• Diagonal planking (cold molded): This is the definitive way to build a strong wooden hull. This technique was used in minesweepers for the U.S. Navy (1990s). Modern adhesives and a fiberglass skin helped of course, but the British did the same in 1855 (Schomberg). Also, as already mentioned, diagonal planking appeared in World War I wooden steamers. In 1998, another old ship, the USS Constellation, was switched from carvel to diagonal planking to avoid using clumsy steel beams in order to repair hogging strains.

Looking over the tops of my reading glasses:
You are talking about vessels built four thousand years after the supposed Ark.
Technology was quite advanced from the 23rd century BCE, in case you hadn't noticed.

  • Mortise and tenon planking: Greeks and Romans used this spectacular (almost unbelievable) solution to shearing between planks. The method goes back well before the fourteenth century before Christ, but then it disappeared for centuries until rediscovered conclusively by modern underwater archaeology. This lends credence to the records of Ark-sized wooden ships of antiquity. For example, Athenaeus discussed a large warship that was 427 feet (130 m) long! It was built by Ptolemy Philopater around 250–200 BC.3 It proved quite capable in war, no less. Then there was the Leontifera—based on the specification of eight tiers of oarsmen, it is estimated at about 393 feet (120 m) long.4

The 'tales' of those three ships is highly suspect and spurious, and the Ark preceded them by more than a millennium.

  • Multiple layers of planking: This method was clearly used in Chinese ships, which includes the treasure ships of Zheng He (1400s) with a reported length of 444 chi (137 m or 450 feet).5 Also seen in Greek and Roman ships (c. 80–90 BC).6 More recently (1800s) multiple layers were employed for impact with floating ice.7 Each successive layer of overlapping planking dramatically increases the shear resistance of the planking system. Even a double layer is “vastly superior to single carvel.”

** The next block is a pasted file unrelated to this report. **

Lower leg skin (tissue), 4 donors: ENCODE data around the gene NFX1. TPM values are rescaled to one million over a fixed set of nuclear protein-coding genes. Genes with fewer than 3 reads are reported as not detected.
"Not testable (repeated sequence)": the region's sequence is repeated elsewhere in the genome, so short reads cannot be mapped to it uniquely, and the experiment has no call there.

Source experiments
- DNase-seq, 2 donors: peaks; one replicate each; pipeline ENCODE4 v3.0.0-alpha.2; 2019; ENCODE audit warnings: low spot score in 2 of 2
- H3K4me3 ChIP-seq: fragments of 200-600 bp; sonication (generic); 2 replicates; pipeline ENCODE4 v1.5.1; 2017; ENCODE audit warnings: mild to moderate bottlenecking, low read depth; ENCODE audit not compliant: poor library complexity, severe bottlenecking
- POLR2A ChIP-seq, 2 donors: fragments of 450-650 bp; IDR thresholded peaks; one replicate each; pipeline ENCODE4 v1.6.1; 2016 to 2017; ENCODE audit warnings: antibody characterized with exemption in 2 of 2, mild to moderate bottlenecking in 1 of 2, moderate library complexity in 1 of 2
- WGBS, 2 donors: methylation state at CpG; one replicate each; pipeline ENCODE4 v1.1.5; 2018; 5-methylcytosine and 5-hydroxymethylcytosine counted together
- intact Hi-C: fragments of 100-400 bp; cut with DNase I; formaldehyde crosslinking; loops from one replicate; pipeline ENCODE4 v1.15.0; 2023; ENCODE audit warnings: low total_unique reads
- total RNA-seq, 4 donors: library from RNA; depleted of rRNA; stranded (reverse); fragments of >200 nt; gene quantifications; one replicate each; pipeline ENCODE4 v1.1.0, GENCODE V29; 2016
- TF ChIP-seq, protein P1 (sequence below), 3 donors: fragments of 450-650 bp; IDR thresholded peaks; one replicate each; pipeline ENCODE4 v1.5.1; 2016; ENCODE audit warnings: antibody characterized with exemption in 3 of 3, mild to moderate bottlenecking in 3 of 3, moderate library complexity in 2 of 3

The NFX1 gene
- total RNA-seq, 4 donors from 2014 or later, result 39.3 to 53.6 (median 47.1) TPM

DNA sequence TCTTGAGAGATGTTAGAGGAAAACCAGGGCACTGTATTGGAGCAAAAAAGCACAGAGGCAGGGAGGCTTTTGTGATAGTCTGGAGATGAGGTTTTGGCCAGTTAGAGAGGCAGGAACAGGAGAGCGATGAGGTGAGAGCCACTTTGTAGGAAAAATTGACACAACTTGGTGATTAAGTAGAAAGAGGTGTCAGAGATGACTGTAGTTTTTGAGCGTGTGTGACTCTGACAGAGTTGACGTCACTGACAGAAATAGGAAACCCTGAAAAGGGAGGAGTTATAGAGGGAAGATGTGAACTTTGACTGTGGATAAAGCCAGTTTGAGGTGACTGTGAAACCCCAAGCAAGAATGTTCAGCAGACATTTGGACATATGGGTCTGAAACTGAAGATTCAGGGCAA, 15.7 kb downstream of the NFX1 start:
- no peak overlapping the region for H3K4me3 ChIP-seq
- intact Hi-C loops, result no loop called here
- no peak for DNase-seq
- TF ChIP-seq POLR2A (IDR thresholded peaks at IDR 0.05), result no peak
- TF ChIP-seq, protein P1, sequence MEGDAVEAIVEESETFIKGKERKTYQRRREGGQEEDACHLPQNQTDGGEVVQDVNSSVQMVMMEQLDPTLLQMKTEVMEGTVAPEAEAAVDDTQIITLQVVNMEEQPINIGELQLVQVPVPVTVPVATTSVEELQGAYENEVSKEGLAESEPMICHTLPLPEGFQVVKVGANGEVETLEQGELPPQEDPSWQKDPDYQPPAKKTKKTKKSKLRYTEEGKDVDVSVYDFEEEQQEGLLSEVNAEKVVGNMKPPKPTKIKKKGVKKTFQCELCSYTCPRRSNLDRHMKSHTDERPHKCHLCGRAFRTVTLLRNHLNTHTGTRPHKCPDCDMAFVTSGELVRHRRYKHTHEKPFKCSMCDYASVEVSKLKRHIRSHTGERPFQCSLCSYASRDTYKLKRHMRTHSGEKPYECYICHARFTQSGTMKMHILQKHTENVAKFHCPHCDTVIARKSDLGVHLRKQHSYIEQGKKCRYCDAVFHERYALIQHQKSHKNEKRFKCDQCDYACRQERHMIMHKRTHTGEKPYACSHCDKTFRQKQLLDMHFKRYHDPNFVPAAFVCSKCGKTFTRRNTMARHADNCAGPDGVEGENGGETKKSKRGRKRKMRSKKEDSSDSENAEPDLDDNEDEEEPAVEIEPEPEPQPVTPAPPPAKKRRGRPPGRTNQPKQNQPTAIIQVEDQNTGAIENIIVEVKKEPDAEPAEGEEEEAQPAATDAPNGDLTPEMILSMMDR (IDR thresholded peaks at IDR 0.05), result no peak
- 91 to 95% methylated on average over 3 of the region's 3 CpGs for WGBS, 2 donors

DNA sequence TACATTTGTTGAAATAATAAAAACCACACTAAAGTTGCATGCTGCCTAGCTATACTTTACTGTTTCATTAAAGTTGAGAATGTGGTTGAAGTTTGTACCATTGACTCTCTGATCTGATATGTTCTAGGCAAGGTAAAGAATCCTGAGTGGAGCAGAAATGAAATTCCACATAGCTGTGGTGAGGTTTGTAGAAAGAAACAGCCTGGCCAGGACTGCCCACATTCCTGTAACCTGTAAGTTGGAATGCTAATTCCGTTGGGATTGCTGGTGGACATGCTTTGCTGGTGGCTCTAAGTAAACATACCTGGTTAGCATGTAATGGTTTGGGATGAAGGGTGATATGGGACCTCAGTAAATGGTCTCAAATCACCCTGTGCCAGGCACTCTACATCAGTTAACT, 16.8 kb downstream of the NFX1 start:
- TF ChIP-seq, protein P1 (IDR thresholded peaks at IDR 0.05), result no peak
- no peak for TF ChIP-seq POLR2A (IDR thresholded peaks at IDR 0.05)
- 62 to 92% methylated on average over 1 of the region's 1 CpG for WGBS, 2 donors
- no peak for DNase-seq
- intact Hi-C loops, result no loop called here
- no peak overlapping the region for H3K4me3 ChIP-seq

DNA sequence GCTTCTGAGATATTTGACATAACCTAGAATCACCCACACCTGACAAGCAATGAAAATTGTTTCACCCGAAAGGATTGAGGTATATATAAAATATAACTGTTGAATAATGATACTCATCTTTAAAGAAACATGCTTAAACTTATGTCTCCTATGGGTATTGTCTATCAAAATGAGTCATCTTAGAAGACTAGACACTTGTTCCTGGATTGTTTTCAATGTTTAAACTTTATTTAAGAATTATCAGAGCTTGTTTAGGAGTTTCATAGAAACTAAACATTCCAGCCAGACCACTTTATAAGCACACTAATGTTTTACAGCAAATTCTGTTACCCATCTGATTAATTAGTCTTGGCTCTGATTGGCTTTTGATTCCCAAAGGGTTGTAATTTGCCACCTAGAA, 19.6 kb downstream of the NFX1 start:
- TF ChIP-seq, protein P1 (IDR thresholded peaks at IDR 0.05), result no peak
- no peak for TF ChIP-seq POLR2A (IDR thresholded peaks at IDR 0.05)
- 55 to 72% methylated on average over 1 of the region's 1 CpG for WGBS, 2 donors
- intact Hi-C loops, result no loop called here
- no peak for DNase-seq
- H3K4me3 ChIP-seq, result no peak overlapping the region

Again, those vessels came three thousand years after the supposed Ark.

  • Edge bolting: Vertical pins (drift bolts) connected horizontal members (strakes) together. This technique was used in late American ships to fasten ceiling strakes and keelsons together.
Another problem for these “oversized” carvel ships was weak frames. To make the curved frame profiles, many short segments were bolted together, resulting in lateral flexibility (i.e., they could go out of shape). This could have been addressed by installing lateral shear walls at regular intervals (transverse bulkheads). The Chinese were doing that at least fourteen centuries earlier, which is twelve centuries before Benjamin Franklin “invented” it.
So maybe Noah used ancient bulkheads and ancient planking.

Hmmmmmm, edge bolting is it?  Maybe he did, but it is merely a wild guess.  There is not a single clue that the technology of the 23rd century BCE would allow a ship of that size to be built.

In summary, 300 feet (91 m) may well be the practical limit for single layer carvel hull construction, but more appropriate construction methods would extend that boundary by at least 50 percent.
With regards,
Tim

That has already been discussed, and established that even with iron/steel reinforcement NO wooden ship over ~three hundred feet has been successful.  End of story.

So, there you have it.  Thanks to all for taking time to read through this.

While it was fun while it lasted, this old retired guy has far more important and fun things to do, especially this time of year, other than tying to reason with someone who has reached their opinion without the use of reason.

Respectfully submitted,

Froggie

*Finis*    

  

2 comments:

zilch said...

That was a pleasure to read, froggie. Unfortunately, debating creationists is like playing Whack-A-Mole: knock one silly argument down and another equally silly one pops up. When your arguments don't have to be constrained by the real world, there's no end to them.

lehman scott said...

Well done, Froggie! I hereby declare you the winner of the third and final round of this debate!

Too bad no one from the other side had the cojones to spar with you, Sir. Ahh well, at least you might have persuaded a fence-sitting visitor or two from Fundieland, eh?

Once again, well-done with this series, Sir!